Urine Sampling

Today, the two most commonly used methods of collecting a urine sample from non-toilet using babies and children in U.S. emergency rooms are the "clean catch" and "bag specimen." Neither method is done without contamination of sample, but research suggests that between the two, clean catch is the way to go. (1, 2) Note: Studies do show that there is no significant variation between clean catch versus a standard urine sample obtained through other means for older children and adults who can urinate into a sterile cup on their own. (3, 4, 5, 6, 7)

A clean catch receptacle designed by UriAid especially for use with children, women, or little ones who may be laying down during urine sample collection. 

A clean catch works by wiping down the genitals of an infant or child with sanitizing wipes (provided by the clinic), and holding a sterile specimen bottle under the stream of urine - after the baby/child has started to urinate. This is considered to be the 'gold standard' of non-invasive urine sampling, but is more difficult to time with babies. Breastfeeding may help to fill and release the bladder.

For older children who can tell you when they need to go, a clean catch can be done at home. Wipe down the outside of the genitals and the perineum (between the urethra and rectum) with a wet cloth. Have your child drink a lot of liquid or nurse, and stand by or sit on the toilet with the faucet water running (this helps to psychologically induce 'flow'). Your child may also want to stand over a cup in the bathtub if he is more comfortable with this. Write your child's name, date of birth, and the date and time the sample was taken on the outside of the cup. Take it to your local urgent care or emergency room within 2 hours of the time it was taken (if more time has passed, it is likely they will ask you to repeat the sample). If your child truly has a UTI, it may be difficult for them to push out urine even when they feel the intense urge to 'go.' This urgency and frequency, coupled with being unable to eliminate urine, is a key indicating factor that there is indeed a UTI present, and a full round of antibiotics are justified. Babies who cannot tell you that they desperately need to go, but cannot, and that it constantly hurts, and stings when they try, are those who we are especially concerned with - their cry of discomfort, fever to fight infection, and possible reduction in wet diapers, are the only indications we often have of a UTI.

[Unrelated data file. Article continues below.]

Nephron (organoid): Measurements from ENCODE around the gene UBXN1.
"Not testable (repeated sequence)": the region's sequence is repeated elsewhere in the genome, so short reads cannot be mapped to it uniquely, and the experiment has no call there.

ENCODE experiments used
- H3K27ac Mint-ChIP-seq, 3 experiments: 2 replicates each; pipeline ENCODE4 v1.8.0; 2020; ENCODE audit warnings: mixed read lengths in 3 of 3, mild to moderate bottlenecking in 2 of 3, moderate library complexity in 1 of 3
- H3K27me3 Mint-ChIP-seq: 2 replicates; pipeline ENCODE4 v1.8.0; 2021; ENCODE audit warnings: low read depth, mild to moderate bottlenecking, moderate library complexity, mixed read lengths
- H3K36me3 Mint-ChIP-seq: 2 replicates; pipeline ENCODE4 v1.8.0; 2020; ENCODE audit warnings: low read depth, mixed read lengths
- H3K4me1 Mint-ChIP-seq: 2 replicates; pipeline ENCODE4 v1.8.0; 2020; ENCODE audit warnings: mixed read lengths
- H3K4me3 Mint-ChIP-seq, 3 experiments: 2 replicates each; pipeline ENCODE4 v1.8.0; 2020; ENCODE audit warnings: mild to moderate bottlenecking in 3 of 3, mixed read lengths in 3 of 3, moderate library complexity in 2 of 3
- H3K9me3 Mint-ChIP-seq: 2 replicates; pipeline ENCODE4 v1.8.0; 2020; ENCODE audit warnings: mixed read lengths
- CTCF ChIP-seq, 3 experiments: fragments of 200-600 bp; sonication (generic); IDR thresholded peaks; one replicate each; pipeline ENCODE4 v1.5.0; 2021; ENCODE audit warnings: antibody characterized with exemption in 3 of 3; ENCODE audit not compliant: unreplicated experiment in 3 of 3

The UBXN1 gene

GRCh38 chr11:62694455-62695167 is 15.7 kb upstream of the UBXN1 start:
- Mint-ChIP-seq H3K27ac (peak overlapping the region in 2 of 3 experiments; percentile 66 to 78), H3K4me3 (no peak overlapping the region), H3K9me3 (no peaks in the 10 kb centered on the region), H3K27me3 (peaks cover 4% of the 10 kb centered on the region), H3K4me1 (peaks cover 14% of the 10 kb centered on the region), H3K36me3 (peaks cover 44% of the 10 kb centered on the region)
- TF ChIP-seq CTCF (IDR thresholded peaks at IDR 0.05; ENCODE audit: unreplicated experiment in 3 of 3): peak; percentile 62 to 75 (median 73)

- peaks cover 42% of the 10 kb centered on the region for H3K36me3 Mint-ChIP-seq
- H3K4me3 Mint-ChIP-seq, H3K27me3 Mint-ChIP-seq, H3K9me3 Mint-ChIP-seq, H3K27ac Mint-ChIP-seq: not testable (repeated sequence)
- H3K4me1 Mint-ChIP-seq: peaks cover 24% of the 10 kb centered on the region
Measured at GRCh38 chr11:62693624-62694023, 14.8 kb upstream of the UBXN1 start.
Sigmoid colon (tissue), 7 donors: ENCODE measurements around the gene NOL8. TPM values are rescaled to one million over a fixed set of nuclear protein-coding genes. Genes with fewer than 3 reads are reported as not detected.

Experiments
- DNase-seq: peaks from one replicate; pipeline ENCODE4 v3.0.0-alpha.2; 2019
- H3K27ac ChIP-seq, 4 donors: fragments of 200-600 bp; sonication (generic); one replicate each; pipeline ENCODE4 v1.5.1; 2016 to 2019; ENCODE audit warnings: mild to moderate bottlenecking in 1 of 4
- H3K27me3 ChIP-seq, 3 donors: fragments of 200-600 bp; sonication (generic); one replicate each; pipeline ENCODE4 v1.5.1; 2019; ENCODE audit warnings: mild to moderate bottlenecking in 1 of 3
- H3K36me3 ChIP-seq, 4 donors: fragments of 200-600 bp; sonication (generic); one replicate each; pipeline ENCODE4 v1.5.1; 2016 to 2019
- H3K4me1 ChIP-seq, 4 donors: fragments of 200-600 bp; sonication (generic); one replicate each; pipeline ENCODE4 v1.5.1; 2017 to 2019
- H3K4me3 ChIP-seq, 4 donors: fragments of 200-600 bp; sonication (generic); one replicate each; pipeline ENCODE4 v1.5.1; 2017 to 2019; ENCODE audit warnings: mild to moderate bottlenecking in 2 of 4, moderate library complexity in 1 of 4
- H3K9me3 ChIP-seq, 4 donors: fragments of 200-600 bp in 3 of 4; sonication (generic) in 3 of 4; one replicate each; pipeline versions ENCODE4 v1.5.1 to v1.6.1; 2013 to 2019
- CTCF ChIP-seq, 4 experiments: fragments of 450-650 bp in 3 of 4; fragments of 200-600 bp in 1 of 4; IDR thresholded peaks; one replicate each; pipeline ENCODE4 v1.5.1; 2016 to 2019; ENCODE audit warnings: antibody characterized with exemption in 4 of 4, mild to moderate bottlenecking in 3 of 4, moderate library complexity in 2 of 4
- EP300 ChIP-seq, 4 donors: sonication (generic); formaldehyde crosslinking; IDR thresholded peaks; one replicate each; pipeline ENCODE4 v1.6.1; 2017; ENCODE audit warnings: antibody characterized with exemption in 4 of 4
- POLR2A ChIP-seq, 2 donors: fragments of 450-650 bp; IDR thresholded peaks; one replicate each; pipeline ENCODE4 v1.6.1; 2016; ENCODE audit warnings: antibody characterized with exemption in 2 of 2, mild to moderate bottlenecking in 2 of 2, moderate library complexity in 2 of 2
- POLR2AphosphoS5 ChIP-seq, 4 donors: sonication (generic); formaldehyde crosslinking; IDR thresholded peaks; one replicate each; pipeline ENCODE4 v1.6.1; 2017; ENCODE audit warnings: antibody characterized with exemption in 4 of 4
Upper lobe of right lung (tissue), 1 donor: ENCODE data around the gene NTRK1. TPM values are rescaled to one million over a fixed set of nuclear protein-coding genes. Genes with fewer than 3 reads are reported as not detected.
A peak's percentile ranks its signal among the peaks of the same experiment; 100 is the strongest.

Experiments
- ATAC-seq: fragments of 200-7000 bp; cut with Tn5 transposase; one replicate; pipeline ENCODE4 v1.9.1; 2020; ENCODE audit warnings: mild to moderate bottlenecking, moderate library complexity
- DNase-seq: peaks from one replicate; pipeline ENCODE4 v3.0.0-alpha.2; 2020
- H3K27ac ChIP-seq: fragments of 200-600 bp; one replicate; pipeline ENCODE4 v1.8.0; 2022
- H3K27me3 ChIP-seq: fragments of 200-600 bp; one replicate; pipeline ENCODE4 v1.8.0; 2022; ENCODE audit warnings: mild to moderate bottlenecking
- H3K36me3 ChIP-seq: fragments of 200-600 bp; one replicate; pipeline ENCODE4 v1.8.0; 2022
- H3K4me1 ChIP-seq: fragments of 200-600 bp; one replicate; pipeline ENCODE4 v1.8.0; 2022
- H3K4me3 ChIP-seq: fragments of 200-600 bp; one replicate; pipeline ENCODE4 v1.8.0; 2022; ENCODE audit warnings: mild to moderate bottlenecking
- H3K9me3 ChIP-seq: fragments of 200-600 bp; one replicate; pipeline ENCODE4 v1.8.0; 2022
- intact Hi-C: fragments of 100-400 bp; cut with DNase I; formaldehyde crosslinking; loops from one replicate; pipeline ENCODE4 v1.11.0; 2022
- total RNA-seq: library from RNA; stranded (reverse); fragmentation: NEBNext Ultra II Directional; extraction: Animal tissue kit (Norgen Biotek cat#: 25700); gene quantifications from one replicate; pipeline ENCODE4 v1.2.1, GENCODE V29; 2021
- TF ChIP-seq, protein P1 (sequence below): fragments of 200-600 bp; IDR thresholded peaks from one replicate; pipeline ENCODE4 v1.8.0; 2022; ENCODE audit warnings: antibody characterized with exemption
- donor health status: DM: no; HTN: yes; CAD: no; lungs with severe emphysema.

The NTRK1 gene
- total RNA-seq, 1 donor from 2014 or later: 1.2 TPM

Urine collection pad kit.

The National Institute for Health and Clinical Excellence (NICE) suggests that the use of urine collection pads is the next best method of urine collection in a non-toilet using baby or child. This is a special pad made specifically for collecting urine that is placed into a baby's diaper after a wipe-down with a sanitizing wipe. The pad needs to be changed every 30-40 minutes (whether the child wets or not) so as to reduce the rate of contamination. (8) One reason that we see higher rates of UTIs in the first place during the first year of life is due to the diapering of our babies - a situation that helps to move fecal bacteria from the anus to the meatus (urethral opening). The same is true for collection pads - it is merely contact with the perineal area that increases contamination of sample - so change often. (9) 

Pediatric urine collection bag. 

Another form of urine collection (which sees no less contamination of sample than the urine collection pad, and is more cumbersome, so may not be the method of choice) is the urine collection bag. The bag has a U shaped sticky area (similar to a bandaid, but with less adhesive) on the round opening that is placed over the genitals after they are wiped down. The bag lays out of the way (to the top or bottom of baby's genitals) as urine is collected. A diaper can be put on over the the collection bag. If being used at home, the urine from the collection bag can then be transferred to a sterile collection cup and submitted to your local urgent care or emergency room within 2 hours, just as it would be with a clean catch. A 2009 study published in the Journal of Pediatrics found that bag-obtained specimens produced a significantly higher number of false-positive results (parents were told their child had a UTI, when in fact, he did not). In addition, there was a higher number of false-negatives (parents were told their child did not have a UTI, when he in fact did). (10)